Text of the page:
Dimmick ready to face the challenges of a small-town department
BY MICHAEL MILLER
SAVANNA — Newly appointed Savanna Chief of Police Kevin Dimmick is very familiar with the city’s he’s tasked with protecting; he’s been working there as a police officer for 28 years.
A resident of Mount Carroll, Dimmick replaces former chief Michael Moon, who served the city for years prior to taking a pension and accepting a position as a police officer in Morrison.
Dimmick has an Associate’s Degree in Law Enforcement from Clinton Community College. He began as a law enforcement officer for the Village of Thomson in 1987; then a full time officer in Savanna in 1991, and has been working part-time for Thomson for the past four years. He also occasionally works on the Milledgeville police force.
Dimmick says he never thought he’d be a chief of police but says he sought out the position when it became available, “to move the department forward and to continue working with the guys that work here, leading them . . . I’ve enjoyed being a lieutenant and being in that supervisory role and wanted to continue that as chief.”
He plunged right into the interviewing process as chief, since the department was already short one officer when Moon submitted his resignation (that position is now filled, with new hire Dustin Lawson starting on July 17) and now that he’s become chief, there is still another slot open on the force.
As a former lieutenant, the chief has had much experience training new officers already. The department is set up for a chief and six officers, Dimmick said.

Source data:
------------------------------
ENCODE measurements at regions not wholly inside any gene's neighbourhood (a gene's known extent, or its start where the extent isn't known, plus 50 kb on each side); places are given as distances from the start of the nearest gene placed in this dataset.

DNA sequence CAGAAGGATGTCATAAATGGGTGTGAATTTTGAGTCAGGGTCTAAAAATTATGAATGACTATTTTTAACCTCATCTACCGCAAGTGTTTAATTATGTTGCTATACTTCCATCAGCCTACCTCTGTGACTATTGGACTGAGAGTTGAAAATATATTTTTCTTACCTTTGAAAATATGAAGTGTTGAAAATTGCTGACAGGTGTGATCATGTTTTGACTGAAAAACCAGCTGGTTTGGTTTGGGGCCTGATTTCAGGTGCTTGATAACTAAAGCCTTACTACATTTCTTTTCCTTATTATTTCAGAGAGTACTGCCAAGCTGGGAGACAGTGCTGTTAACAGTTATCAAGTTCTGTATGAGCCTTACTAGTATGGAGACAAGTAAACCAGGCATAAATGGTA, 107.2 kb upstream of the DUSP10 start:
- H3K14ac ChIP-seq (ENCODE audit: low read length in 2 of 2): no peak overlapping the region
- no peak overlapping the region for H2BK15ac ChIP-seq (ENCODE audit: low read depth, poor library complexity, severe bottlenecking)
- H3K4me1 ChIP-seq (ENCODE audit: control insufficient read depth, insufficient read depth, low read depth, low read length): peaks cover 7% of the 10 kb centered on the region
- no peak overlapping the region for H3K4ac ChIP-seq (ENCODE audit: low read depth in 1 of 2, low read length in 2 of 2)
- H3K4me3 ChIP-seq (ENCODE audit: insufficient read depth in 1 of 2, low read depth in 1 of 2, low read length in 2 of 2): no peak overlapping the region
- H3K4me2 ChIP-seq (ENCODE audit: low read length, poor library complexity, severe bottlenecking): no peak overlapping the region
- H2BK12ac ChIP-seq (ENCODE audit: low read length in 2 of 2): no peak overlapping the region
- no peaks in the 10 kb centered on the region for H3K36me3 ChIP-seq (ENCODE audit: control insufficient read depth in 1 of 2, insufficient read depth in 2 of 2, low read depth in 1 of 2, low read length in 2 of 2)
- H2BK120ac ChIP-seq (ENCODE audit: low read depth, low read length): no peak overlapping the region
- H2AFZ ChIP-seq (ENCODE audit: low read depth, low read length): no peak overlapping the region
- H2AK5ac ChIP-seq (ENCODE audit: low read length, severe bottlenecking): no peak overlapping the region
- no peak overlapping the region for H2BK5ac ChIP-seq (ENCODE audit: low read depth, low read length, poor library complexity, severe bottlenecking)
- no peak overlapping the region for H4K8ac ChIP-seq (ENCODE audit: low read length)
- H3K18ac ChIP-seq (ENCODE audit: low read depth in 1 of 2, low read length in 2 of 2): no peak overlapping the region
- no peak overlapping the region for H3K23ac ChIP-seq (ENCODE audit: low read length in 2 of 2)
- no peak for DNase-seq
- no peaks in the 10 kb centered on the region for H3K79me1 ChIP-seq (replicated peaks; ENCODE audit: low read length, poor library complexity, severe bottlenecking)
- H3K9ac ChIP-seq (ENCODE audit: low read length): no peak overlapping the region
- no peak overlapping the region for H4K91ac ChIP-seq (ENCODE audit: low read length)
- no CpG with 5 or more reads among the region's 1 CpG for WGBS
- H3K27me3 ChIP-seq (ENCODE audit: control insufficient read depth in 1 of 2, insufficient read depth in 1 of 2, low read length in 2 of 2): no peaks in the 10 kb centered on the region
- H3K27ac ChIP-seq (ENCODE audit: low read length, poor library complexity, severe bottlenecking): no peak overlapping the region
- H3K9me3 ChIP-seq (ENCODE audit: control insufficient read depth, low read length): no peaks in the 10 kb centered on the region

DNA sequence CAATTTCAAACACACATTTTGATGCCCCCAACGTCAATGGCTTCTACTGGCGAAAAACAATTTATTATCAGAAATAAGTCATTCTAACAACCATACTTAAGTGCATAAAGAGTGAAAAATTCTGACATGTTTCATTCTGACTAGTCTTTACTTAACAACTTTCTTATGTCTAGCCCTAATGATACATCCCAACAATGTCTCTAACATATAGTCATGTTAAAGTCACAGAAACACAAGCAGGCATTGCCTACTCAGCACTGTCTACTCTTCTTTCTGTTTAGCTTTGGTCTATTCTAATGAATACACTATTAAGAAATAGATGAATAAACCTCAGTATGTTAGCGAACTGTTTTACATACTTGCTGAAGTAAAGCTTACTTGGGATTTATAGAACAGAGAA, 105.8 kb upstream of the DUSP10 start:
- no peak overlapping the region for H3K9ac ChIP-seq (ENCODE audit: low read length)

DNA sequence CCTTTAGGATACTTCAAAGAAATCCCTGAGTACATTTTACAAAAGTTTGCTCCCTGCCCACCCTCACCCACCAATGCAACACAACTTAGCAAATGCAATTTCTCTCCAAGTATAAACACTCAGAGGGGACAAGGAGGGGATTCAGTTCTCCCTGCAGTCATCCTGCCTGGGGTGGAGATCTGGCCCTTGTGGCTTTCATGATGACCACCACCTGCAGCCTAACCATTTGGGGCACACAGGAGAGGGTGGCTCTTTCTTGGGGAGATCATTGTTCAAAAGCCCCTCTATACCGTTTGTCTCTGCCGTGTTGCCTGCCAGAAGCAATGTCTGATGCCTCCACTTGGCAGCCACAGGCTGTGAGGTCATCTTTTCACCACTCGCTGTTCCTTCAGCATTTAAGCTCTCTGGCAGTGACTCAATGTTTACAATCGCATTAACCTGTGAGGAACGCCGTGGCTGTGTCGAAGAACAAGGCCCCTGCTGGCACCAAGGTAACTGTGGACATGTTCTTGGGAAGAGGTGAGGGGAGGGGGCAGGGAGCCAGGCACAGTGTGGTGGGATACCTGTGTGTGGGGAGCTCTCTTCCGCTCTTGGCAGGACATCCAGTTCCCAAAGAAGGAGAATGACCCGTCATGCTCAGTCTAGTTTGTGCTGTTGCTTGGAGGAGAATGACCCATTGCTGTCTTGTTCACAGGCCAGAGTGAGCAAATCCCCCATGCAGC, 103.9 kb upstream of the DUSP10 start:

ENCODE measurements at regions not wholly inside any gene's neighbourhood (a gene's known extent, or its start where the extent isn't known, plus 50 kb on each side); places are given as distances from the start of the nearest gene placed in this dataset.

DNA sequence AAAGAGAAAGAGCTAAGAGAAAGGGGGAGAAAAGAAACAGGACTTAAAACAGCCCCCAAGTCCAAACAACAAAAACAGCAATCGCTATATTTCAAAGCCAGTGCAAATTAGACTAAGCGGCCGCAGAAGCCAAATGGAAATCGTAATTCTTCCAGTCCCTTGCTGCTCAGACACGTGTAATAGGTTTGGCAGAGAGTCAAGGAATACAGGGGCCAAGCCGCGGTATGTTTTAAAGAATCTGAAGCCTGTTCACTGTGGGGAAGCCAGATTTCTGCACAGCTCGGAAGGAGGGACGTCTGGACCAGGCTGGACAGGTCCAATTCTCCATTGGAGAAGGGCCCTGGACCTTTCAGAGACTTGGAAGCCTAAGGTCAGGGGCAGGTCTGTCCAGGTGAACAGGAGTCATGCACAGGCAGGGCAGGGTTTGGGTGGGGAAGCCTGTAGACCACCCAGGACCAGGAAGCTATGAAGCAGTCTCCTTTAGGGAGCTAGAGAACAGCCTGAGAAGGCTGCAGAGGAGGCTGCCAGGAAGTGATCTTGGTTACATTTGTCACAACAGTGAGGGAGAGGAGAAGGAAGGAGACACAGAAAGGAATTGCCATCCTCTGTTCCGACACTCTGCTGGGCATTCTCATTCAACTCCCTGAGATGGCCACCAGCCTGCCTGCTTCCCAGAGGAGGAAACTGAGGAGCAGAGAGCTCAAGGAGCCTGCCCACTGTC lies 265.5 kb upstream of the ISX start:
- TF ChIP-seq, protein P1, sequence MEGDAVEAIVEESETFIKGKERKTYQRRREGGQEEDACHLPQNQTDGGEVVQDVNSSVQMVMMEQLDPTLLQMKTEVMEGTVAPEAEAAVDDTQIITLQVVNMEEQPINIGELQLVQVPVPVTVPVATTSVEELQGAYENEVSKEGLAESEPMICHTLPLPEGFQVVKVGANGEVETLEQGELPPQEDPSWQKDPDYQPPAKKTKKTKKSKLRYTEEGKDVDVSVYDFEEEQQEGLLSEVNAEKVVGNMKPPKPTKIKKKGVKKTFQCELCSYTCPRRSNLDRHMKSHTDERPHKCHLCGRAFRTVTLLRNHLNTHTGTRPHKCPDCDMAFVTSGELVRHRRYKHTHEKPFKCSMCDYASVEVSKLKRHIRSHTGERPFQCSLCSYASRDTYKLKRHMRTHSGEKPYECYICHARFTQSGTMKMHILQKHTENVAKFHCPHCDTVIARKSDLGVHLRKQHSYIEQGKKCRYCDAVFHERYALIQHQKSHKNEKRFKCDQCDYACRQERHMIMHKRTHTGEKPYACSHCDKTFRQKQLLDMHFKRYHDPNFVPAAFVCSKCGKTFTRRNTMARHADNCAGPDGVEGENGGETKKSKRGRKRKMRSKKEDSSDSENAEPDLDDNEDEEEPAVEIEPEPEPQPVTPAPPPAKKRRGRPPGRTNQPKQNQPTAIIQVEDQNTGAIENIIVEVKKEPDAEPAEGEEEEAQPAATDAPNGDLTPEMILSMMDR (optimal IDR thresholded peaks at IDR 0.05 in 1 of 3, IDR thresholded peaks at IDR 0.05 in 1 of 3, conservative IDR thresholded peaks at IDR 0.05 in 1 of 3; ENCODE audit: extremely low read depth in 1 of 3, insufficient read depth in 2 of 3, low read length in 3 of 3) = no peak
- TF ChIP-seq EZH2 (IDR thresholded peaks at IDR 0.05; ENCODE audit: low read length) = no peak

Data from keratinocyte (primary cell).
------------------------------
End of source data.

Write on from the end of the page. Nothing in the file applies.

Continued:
Dimmick said he’d like to see another officer certified as a bike patrol officer so that the department could make use of both of its bikes, patrolling the downtown areas, particularly during busy times. Only Lt. Dan Nevills is certified for BPO.
He’d also like to see more public policing, with foot patrols in residential areas, which he said would help the current ordinance officer, as well as to meet with citizens.
“I’d like to see a little bit more of that personal touch in the patrols, but said manpower limitations make this difficult now.
Dimmick has served as the West Carroll Resource Officer for 15 years and would like to train another officer for this position.
One of the biggest challenges for the chief of police in Savanna is staffing the department.
“It has been a challenge. It seems like every year, we’re training new officers . . . we’ll get a new officer here for a year or two and then they’ll move on somewhere else,” as he acknowledged the fairly limited career advancement opportunities for a small town like Savanna.
“As far as actually moving up, there’s not a lot of positions you can move in to.”
Offsetting this limitation is the officers’ ability to do many aspects of the job, which Dimmick says they seem to enjoy.
“You’re not assigned just to do traffic, or just to a bike patrol. You’re covering all aspects, you’re dealing with the public, you’re dealing with the traffic, you’re dealing with deaths . . . we cover it all.”
Another challenge is one that the rest of the nation is facing, the chief says, and that is drugs.
“Savanna is not immune to the drug problem; it’s there.”
Another problem is a result of the state financial situation.
“Our activity has picked up quite a bit in dealing with people with mental health issues. They’re not able to find help or get the treatment they need, so they are out here on the streets and we are dealing with them.”
Dimmick says he wants the public to know his department is ready to listen and help.
“If you’ve got any issues, don’t be afraid to call.”
He says the department often gets comments from people with complaints about neighbors or noise or other issues the day after the incidents happened, because they “don’t want to bother” the police.
“Well, call and bother us,” he said. “We don’t see all of this stuff . . . they are our eyes and ears out there when we’re not in the neighborhoods, so let us know what’s going on. Don’t be afraid to call.”